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What's the Best Music Stand?

  
  
  
LS5

Internet, we thought you'd never ask. But first you should rephrase that question: What's the best music stand for me? That's right. Like most things in life, there isn't a single best music stand out there, but there are stands that are great for particular uses, depending on factors such as sturdiness and portability. Here's our run-down:

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"Me and My Violin" by Arnold Steinhardt

  
  
  
Guarneri Quartet

The Guarneri String Quartet (photo by Erwin Fischer) and Charles Avsharian

A Suzuki Teacher Training Journal: Days Seven and Eight

  
  
  
Alexandra

Most SHAR employees are players in addition to being luthiers, salespeople, purchasers, or web developers. So when one of our senior customer care specialists asked to attend the Phoenix Phest Grande Suzuki Teacher Training Workshop, we said, "Sure! But can you also blog about it?" Not only has Alexandra Ostroff sent us dispatches from her training workshops, she's generously shared her reflections on the Suzuki Method, allowing us to witness the discoveries and challenges of this week-long session at Phoenix Phest Grande.

August 8, 2013

Today we did it, we got to the last piece in Book 1, "Gavotte" by Gossec. Tonight our assignment is to make a list of all of the skills that our students will have learned by the time that they’ve mastered the material that we have covered in this book.  ’m not sure exactly how many that I’ll come up with, but I know that the list is going to be VERY long.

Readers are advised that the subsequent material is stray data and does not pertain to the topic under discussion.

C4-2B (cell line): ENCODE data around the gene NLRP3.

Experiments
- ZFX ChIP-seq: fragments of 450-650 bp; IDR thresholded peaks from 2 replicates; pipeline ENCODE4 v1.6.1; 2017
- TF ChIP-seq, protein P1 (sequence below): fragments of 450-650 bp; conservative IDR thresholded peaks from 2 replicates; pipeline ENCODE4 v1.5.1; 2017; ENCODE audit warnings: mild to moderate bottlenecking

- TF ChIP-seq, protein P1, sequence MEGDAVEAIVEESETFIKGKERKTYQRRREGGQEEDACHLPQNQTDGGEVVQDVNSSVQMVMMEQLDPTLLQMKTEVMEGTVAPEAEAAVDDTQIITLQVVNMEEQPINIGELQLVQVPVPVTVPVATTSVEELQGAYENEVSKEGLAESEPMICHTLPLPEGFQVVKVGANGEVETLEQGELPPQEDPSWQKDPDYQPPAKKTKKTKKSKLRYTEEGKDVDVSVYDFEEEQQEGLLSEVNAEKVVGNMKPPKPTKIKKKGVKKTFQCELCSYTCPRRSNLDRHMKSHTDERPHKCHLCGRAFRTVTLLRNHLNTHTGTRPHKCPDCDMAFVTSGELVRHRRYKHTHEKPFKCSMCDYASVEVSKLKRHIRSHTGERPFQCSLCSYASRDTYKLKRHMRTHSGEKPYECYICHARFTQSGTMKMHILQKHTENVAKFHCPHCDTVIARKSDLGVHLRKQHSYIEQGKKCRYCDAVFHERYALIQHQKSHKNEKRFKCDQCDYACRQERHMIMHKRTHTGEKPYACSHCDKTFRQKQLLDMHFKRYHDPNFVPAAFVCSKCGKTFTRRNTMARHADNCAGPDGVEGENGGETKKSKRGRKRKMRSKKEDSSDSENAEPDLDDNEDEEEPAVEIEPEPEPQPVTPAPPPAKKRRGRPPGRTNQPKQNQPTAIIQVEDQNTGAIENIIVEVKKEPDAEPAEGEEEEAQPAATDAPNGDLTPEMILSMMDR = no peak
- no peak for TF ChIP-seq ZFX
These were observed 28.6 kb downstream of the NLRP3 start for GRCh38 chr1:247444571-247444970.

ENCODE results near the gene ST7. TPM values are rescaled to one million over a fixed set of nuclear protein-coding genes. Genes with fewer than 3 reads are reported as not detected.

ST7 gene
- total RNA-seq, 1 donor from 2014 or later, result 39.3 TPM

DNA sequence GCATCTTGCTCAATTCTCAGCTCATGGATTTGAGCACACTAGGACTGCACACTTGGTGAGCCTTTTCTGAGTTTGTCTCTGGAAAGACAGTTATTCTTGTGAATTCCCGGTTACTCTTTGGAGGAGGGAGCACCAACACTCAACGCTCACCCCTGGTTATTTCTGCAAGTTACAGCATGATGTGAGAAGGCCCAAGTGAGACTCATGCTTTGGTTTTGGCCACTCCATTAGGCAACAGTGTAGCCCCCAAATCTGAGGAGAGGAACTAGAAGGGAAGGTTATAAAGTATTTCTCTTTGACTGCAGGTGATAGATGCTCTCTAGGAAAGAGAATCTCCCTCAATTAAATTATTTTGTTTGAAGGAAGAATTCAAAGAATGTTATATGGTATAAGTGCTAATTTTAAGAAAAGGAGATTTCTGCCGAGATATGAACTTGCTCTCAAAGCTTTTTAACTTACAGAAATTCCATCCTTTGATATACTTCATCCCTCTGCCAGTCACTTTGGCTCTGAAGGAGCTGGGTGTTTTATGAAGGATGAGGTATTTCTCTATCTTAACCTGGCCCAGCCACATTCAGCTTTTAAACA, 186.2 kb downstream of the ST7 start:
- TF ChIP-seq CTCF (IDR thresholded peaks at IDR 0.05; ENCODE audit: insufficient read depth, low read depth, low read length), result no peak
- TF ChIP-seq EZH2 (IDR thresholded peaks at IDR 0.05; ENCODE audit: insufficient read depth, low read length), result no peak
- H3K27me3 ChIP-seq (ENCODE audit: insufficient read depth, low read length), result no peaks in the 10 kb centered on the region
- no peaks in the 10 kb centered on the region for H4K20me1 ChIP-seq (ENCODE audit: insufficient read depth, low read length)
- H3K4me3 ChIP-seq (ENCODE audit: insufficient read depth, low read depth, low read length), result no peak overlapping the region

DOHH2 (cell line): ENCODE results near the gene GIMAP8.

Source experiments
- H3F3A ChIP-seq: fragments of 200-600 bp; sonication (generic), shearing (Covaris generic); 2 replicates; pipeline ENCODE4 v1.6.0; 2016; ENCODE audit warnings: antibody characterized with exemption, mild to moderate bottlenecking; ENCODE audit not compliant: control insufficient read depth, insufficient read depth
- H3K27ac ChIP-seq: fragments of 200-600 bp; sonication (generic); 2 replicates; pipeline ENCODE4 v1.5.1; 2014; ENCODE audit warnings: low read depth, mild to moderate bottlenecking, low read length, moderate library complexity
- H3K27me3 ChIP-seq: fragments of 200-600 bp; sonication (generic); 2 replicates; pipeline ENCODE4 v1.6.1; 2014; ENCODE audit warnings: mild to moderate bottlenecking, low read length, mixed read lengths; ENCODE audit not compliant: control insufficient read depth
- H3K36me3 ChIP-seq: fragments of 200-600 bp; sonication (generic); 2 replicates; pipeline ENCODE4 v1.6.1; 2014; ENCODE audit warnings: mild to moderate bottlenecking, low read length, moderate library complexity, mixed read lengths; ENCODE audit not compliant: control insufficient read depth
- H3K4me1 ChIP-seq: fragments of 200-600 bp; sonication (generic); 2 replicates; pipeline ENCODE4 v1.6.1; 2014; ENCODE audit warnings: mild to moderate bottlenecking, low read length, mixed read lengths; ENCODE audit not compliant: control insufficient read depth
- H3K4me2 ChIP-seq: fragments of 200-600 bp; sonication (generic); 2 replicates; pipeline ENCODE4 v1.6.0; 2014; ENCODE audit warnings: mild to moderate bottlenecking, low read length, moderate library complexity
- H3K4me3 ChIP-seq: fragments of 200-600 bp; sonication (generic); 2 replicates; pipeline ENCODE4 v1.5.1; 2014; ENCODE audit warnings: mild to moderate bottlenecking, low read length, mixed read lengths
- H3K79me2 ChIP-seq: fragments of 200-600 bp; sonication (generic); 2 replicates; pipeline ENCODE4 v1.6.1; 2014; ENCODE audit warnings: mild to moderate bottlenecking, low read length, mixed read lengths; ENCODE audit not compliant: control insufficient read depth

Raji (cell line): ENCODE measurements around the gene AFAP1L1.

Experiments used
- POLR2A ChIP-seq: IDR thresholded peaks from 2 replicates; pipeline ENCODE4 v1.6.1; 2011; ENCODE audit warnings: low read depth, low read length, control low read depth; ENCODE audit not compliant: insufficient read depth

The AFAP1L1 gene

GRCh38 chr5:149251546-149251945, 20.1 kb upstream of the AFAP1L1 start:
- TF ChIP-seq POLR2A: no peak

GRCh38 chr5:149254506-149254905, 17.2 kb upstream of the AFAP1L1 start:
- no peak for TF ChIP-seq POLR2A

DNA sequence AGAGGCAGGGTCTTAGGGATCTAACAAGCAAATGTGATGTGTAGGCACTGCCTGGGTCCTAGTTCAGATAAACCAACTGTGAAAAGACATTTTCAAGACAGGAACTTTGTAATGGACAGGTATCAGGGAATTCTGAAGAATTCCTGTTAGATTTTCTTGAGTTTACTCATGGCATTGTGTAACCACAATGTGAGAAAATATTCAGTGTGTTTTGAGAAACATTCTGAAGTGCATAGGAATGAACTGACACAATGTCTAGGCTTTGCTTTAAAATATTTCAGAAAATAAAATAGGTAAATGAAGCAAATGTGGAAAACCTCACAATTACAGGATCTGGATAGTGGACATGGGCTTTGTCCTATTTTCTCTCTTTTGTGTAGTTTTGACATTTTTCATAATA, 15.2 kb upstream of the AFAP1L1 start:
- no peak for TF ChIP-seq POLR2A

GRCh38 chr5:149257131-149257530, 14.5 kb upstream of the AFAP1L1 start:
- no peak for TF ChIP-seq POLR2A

We also completed our final observations required to help us understand how this method works and to assist our students and their parents to achieve excellence. An institute setting is a bit different than a weekly private lesson for many reasons. Despite the differences in the setting, the teacher they are learning from, and the frequency of the lessons that they are attending, the students that I’ve observed over the course of this week have made so many positive strides coming closer to mastering the skills and techniques that we are focusing on in lectures. I’m so proud of them all and I’m sure that their teachers and parents are as well.


August 9, 2013